A museum celebrating the humble prefab house is battling for survival in South East London.
They were only supposed to last a decade or so while Britain recovered from the ravages of six years of warfare. But many of the prefabricated homes built to house key workers and returning servicemen and their families after World War II endured for the rest of the century.
Part of the Temporary Housing Programme, more than 150,000 prefabricated buildings were erected all over the UK between 1946-8. In a few hundred cases these simple two-bedroomed ‘prefab’ bungalows can still be seen today, standing as a symbol of post-war Britain and its slow recovery from austerity and rationing.
Now the humble prefab is being celebrated in London as a group of artists and locals fight to save one of the last remaining examples, on a housing estate in Catford, with the help of a new Kickstarter campaign.
The Prefab Museum is the vision of photojournalist and curator Elisabeth Blanchet and Jane Hearn, a community development professional who has worked with residents of the local Excalibur and Downham estates for more than 20 years.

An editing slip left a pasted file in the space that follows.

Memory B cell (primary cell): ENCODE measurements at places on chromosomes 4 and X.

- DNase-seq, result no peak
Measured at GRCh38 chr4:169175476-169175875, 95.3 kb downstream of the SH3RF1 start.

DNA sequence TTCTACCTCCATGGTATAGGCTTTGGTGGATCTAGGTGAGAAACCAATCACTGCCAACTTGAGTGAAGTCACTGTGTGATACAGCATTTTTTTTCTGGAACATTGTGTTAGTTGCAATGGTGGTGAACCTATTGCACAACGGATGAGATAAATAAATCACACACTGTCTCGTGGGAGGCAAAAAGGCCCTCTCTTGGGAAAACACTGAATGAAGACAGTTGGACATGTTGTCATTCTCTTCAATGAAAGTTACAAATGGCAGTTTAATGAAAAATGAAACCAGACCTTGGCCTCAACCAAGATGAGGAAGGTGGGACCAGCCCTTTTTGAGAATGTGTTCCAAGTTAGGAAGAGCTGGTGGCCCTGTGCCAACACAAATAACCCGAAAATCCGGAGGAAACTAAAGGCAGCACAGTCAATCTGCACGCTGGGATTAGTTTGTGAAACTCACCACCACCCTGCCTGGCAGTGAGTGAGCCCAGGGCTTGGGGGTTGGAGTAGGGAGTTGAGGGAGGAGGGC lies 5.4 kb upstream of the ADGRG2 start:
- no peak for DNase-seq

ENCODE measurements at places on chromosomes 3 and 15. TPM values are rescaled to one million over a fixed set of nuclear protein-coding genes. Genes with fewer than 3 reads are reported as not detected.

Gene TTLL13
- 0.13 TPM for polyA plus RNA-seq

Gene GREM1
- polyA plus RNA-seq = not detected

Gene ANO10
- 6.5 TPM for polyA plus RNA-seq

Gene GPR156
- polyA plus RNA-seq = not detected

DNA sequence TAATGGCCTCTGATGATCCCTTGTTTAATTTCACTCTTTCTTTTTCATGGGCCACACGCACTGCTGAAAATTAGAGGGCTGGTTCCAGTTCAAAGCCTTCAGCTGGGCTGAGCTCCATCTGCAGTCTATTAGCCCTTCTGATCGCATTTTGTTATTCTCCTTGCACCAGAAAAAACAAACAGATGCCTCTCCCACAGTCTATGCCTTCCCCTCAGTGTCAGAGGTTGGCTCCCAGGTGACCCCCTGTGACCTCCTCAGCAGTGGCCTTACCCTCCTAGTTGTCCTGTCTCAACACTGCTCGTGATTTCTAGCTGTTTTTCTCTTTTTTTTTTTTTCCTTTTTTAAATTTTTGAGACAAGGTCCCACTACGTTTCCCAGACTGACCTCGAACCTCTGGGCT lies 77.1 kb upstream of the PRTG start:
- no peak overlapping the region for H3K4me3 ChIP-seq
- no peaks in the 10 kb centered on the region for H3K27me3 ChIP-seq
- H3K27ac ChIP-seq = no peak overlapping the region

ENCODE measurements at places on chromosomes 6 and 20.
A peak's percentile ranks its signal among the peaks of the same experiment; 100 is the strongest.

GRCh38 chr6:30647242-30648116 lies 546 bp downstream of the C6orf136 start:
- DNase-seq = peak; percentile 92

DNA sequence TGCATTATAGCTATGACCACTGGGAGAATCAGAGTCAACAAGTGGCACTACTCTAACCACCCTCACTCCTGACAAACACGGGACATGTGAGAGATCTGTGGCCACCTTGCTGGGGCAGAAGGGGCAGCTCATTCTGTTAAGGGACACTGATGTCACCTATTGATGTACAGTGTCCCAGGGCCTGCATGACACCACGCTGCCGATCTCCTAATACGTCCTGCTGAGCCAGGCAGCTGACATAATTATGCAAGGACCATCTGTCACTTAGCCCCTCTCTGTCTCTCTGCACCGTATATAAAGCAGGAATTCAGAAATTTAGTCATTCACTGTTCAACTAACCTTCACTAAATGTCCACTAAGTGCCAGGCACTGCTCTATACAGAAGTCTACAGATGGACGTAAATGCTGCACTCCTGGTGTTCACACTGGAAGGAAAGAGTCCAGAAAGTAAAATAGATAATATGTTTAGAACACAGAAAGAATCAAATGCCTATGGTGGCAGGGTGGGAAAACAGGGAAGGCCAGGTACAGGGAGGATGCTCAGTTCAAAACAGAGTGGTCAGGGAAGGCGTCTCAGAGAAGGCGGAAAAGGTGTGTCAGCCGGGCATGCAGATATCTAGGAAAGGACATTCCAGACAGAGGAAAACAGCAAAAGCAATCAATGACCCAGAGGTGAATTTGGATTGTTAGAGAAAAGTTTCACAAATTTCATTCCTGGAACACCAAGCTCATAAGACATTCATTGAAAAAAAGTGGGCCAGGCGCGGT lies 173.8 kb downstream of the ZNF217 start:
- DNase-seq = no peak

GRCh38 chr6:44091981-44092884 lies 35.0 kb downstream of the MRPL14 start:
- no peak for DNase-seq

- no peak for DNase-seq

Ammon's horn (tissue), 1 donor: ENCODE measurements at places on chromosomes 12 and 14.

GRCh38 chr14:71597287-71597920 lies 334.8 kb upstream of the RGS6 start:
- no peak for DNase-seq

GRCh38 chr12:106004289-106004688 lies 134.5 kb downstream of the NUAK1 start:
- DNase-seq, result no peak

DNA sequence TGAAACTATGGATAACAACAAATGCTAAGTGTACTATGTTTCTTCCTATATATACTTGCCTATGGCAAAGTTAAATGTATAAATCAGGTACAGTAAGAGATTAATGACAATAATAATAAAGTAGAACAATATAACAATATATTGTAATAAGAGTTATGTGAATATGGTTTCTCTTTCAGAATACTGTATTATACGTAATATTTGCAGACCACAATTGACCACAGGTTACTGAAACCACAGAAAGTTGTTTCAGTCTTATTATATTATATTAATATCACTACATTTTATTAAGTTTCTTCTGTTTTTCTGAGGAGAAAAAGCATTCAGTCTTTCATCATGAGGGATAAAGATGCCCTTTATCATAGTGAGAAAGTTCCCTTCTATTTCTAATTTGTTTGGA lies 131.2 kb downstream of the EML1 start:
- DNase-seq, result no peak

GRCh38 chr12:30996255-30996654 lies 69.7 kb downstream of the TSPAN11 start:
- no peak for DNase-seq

With 186 prefab bungalows still standing at the beginning of 2014, the Excalibur Estate is the largest remaining estate of post war prefabs in the UK. Demolition began in July 2014, and the estate is due to be cleared by 2019.
The museum was originally opened in March 2014 as a pop-up museum offering a blend of temporary art exhibitions and social histories. Its organisers say interest has been so great that they want to keep it open and continue sharing the history of the prefab for future generations.
‘It’s been such a success over the past few months and now we’re coming to a crossroads where we need to support it,’ says Hearn.
‘We’ve had great support and feedback from the public; they want to come back and bring their friends and their relatives.
‘Now we need a bit of money to keep going. If we’re going to continue we need support.’
The fundraising campaign is looking to raise £15,000 to enable the museum to stay open and free over the next few months as they put together funding applications and continue talks with the local council and other funding bodies.
The long-term aim is to preserve it as a place where residents and visitors can be part of a living archive of life on the local estates via a collection of oral histories, photographs, artworks and films recalling the post war period.
- The Prefab Museum is taking part in Open House London 2014 on September 20-21.
Find out more at www.prefabmuseum.uk and make a donation HERE
Culture 24 article